Several years later, in 1851, there were several significant developments. Aimé Laussedat is considered the developer of the science of photogrammetry (University of Vienna website, Introduction to Photogrammetry). Frederick Scott Archer developed the collodion or wet plate process. This consisted of an emulsion of iodized collodion immersed in a bath of silver nitrate coated on a glass plate. This emulsion had to be exposed while still wet, which led to the nickname of "wet plate process." The emulsion was developed in either pyrogallic acid or a solution of ferrous sulfate (Davis, 1995, p. 8; Spira, 2005, et al., p. 43). Finally, there was the first documented scientific examination of a photographic fake. This involved the claim by Reverend Levi Hill that he had developed a method to take color daguerreotype photographs (Davis, 1995, p. 18). However, two authors listed this color photograph as genuine (Newhall, 1964, pp. 269 and 272; Spira, 2005, et al., p. 31).

Another milestone was accomplished by Sir George G. Stokes when in 1852 he discovered UV fluorescence and formulated Stokes' Law (Scott, 1969, Vol. 2, p. 63), which is the fundamental theoretical basis of all fluorescent photography currently used in law enforcement. This theory is very simple. The wavelength of the fluorescence is always longer than the wavelength of the light that excited the fluorescence. The fluorescence will not be as bright as the exciting light source. What this means in practice is that if the film or camera sensor is sensitive to both the color of the exciter light source (such as an argon-ion laser with an output at 514nm) and the color of the fluorescent light (such as the color of the fluorescent color of R6G dye-stained latent print evidence), you will need a barrier filter to block the exciter light source so that the film or sensor can record the fluorescence.

From 1854 to 1855, three new photographic processes became available that produced lower quality photographs but were cheaper than the daguerreotype process. Starting in 1854, J. A. Cutting invented the ambrotype. The ambrotype is a collodion on a glass bass. It was cheaper and easier to process compared to the daguerreotype process (Davis, 1995, p. 10). In the same year, André Adolphe-Eugene Disdéri invented and patented the carte-de-visite process, which was an albumin emulsion coated on paper. Again, carte-de-visite was cheaper and easier to process compared to the daguerreotype process (Davis, 1995, p. 10; Spira, 2005, et al., pp. 55-62). In the following year, Hamilton Smith invented the tintype, which is also called a ferrotype. It is a collodion emulsion coated on metal. Again, the tintype was cheaper and easier to process compared to the daguerreotype process. Because of the cost, even high-end portrait studios had to convert from the higher-quality daguerreotype because customers in general were more interested in how much they had to pay for the portraits (Davis, 1995, p. 10). So what does this mean for today's forensic photographer? Basically, the professional portrait photographers determined which cameras were being purchased, and thus their purchases determined the camera side of the market simply because there did not appear to be any significant amount of photography done by amateur photographers up to this point. However, in terms of the recording medium, it was what amateur consumers were willing to purchase that appears to have controlled which media is used and which media becomes obsolete. Although this is very simplistic compared to today's market, studio owners had the same problem when planning for future purchases of cameras and recording media that forensic photographers have today. The successful studios probably looked at which cameras their fellow professionals purchased and then decided which of these cameras best suited their needs. The successful studios probably looked at how much amateur consumers were willing to pay for portraits and then decided on one of the photographic processes (equivalent of film today) that would allow them to make a profit at this price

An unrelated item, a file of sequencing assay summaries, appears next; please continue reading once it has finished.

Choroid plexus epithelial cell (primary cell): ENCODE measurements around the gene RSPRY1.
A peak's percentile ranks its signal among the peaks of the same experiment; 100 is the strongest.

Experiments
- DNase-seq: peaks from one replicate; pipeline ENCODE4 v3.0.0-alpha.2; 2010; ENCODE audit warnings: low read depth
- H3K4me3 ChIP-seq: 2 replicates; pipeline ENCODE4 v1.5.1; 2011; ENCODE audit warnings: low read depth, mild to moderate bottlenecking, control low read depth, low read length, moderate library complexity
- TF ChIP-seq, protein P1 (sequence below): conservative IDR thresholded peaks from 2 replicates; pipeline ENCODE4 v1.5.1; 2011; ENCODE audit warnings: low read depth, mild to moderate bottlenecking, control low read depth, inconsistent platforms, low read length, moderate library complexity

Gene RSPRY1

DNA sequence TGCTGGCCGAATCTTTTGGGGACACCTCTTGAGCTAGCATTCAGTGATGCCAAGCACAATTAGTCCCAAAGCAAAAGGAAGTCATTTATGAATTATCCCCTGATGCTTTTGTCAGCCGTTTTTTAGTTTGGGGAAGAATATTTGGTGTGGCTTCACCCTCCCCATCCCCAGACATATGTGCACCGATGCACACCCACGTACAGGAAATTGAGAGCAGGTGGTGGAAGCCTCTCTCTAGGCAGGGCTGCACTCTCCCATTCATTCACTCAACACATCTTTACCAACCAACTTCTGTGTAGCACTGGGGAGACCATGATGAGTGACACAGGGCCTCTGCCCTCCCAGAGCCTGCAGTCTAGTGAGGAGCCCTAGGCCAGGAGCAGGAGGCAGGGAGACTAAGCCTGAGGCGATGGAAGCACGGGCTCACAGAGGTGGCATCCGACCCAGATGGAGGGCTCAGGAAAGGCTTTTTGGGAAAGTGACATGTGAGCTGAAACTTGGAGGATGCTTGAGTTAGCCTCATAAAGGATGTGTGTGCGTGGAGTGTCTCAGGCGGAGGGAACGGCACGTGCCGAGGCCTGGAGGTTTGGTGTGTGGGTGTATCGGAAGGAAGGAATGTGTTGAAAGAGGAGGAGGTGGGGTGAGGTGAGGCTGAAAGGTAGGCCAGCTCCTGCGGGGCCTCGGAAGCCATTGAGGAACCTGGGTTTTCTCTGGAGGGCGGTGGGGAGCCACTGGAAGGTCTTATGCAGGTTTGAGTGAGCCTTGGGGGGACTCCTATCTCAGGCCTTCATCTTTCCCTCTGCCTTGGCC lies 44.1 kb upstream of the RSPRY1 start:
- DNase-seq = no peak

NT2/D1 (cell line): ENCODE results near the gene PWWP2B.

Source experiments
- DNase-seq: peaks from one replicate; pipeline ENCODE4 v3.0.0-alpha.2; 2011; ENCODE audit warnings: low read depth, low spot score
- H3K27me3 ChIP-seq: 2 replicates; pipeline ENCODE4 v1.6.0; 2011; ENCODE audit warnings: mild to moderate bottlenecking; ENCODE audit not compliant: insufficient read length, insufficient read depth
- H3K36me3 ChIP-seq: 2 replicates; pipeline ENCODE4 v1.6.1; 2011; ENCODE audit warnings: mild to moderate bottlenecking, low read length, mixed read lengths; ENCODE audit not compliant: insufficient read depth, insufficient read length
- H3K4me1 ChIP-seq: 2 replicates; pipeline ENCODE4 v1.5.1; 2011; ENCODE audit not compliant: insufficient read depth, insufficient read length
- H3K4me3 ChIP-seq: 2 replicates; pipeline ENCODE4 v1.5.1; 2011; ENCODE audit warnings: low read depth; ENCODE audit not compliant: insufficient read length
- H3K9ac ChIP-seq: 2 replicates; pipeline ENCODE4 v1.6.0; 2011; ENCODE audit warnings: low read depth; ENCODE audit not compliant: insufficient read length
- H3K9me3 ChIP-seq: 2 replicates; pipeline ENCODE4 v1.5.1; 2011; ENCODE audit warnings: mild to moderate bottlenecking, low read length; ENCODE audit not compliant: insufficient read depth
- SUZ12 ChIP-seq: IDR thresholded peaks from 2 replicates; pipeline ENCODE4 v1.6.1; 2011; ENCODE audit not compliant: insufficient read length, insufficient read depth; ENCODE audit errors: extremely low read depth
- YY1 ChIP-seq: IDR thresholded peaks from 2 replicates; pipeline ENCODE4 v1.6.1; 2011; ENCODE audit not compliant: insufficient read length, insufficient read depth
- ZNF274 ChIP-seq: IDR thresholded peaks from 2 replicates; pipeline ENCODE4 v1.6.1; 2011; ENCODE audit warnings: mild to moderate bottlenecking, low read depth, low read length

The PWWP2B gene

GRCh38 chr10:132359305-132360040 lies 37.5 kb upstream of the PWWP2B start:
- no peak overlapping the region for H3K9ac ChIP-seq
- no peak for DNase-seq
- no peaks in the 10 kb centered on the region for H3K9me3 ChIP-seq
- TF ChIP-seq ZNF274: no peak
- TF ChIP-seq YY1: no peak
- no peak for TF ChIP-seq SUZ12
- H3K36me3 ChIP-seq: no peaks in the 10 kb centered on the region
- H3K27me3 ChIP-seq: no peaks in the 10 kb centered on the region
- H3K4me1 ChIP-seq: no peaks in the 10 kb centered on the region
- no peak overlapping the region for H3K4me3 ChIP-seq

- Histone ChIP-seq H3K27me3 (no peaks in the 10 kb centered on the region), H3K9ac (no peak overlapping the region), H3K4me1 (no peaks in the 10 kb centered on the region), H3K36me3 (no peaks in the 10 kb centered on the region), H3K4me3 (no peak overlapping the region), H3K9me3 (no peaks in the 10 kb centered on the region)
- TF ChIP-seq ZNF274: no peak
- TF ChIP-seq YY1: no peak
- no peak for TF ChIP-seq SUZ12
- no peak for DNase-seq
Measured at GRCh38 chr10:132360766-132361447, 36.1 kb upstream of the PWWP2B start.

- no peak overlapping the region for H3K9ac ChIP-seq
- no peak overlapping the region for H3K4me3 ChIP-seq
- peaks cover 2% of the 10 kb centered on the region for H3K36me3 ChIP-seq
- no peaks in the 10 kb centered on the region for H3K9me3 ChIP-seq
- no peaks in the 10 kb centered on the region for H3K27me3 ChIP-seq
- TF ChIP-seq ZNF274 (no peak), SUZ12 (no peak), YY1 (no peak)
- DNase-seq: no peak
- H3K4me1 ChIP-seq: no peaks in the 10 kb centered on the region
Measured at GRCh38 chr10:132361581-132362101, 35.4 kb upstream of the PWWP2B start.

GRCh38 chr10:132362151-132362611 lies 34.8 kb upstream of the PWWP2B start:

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Table of Contents

1. History of Forensic Imaging 2. Composition and Cardinal Rules 3. Crime Scene Photography 4. Basic Exposure (Nonflash) Concepts 5. Focus, Depth of Field, and Lenses 6. Electronic Flash 7. Ultraviolet, Infrared, and Fluorescence 8. Photogrammetry 9. Special Photography Situations 10. Digital Imaging Technologies 11. Digital Image Processing of Evidentiary Photography 12. Legal Issues Related to Photographs and Digital Images